Finland’s Arctic languages under threat as Sami move south
Experts say the Sami languages spoken by the indigenous people of northern Finland could become casualties of rural depopulation. More than half of Sami-speaking children now live outside Sami regions, in areas where language instruction is difficult to access.
Linda Länsman is one of the few Sami teachers in the capital city region. Having moved south ten years ago, Länsman now works at a daycare centre in the Helsinki suburb of Kulosaari.
Her work there includes, among other things, teaching Sami to six-year-old Joika Partin.
Joika is lucky, as language instruction is hard to find for Sami children. There are just a few students in the capital city region, even though there are estimated to be hundreds of Sami children living in the area. They often do not even use their language at home.
“If one of the parents is Finnish, they speak Finnish at home, and the child does not learn Sami,” says Länsman.
Sami language in danger outside Sami regions
Preserving the Sami language was a struggle up until the 1960s. After the war, the Sami, traditionally semi-nomadic reindeer herders, were threatened by assimilation policies, but now urbanisation is a bigger threat.
“The Finnish language law only provides for the protection of Sami languages in the Sami regions,” says Sami language and culture lecturer Irja Seurujärvi-Kari of Helsinki University. “From the start of the century it has been apparent that more and more Sami are moving to the cities.”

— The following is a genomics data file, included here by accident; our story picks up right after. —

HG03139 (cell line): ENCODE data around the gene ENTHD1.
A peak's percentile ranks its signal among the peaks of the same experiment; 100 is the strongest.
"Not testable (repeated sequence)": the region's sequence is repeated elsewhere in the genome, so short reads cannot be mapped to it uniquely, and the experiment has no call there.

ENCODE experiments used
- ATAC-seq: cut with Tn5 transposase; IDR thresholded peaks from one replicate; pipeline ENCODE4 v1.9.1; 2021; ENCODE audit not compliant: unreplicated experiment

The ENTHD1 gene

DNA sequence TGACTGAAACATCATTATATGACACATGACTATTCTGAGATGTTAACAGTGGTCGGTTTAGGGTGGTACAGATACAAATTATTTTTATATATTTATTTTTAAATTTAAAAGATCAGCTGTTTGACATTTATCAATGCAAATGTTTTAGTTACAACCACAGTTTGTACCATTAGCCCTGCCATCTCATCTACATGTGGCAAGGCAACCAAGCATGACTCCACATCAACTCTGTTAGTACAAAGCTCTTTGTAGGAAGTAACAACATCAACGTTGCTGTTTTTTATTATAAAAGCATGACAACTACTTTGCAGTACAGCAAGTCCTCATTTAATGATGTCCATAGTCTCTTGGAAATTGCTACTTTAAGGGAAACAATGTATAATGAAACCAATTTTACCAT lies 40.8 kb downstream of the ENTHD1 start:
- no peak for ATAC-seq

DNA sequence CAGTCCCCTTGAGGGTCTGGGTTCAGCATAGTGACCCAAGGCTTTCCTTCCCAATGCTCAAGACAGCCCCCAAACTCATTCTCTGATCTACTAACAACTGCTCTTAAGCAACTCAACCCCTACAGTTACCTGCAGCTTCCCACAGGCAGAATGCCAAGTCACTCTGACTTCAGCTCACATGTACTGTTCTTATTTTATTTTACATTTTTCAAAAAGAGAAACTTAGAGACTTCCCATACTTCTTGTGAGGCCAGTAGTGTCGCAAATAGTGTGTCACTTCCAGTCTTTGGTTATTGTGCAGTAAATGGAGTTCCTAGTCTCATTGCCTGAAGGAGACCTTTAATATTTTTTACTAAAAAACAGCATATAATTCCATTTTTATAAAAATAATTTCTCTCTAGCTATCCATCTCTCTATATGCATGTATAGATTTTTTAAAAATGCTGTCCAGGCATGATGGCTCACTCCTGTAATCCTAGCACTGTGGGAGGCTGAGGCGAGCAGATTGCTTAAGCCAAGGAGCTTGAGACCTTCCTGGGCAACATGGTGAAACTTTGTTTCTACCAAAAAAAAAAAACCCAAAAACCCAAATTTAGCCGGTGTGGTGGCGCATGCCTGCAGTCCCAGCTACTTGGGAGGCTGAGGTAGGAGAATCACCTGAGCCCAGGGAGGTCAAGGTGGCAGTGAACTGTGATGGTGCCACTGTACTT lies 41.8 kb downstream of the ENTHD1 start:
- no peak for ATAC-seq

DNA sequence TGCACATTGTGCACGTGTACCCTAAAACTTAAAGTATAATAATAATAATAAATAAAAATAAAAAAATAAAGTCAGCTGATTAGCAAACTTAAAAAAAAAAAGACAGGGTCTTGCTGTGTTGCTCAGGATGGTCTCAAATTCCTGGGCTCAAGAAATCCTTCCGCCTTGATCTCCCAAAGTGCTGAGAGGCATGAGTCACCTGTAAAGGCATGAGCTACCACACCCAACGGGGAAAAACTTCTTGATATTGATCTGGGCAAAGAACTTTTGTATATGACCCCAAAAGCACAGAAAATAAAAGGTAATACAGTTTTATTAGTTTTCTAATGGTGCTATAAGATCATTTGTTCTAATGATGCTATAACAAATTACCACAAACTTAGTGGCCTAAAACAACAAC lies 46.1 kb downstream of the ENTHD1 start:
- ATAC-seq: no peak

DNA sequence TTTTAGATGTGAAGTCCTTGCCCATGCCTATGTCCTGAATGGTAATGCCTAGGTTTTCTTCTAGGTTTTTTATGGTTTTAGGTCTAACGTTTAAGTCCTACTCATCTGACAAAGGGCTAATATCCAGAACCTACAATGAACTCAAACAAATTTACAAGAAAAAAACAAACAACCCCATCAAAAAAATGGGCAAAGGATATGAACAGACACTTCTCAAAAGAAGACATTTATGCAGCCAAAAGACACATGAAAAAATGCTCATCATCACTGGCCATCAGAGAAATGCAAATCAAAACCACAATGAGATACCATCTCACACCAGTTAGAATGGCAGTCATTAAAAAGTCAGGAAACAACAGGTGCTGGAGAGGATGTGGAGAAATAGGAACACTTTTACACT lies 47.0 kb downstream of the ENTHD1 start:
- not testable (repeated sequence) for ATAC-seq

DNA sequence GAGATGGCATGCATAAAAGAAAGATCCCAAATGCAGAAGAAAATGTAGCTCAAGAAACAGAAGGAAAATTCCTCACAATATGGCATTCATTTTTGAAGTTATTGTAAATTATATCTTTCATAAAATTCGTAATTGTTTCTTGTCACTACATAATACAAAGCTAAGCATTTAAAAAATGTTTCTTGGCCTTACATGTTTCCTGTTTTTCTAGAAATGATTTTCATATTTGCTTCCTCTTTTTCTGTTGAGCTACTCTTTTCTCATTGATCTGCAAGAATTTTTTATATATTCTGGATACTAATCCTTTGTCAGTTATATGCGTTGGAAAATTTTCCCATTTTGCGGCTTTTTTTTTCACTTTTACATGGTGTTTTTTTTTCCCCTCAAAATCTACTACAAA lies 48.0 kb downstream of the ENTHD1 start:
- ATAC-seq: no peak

The government acknowledged the situation a year ago, and set a ‘Sami resuscitation programme’ in motion. A working group due to report early this year is expected to recommend improvements in the organisation of language tuition, and a Sami centre in the Helsinki area.
“If there is no support for language learning from outside the home, then language acquisition by the next generation will not happen,” says Seurujärvi-Kari. “If the next generation does not speak the language, then the language dies.”
A few hundred speakers left of some languages
Seurujärvi-Kari believes saving the Sami language is urgent work. She says that parents are already aware of the problem and are keen to pass on their language. Sami is not a natural way to communicate in an urban environment, and the danger is that the language will not transfer to the next generation.
The endangered Inari and Skolt Sami languages are already down to a few hundred speakers. There are five Skolt Sami speakers currently in primary education in the whole country.
Saturday did see one landmark event in the history of Sami in Finland: the first doctoral defence conducted in Sami at the prestigious Helsinki University. And who is the trailblazing, newly-minted Sami doctor? Irja Seurujärvi-Kari.
Uniting Voices: What will it take to save the Inuit langauge in the Arctic? Radio Canada International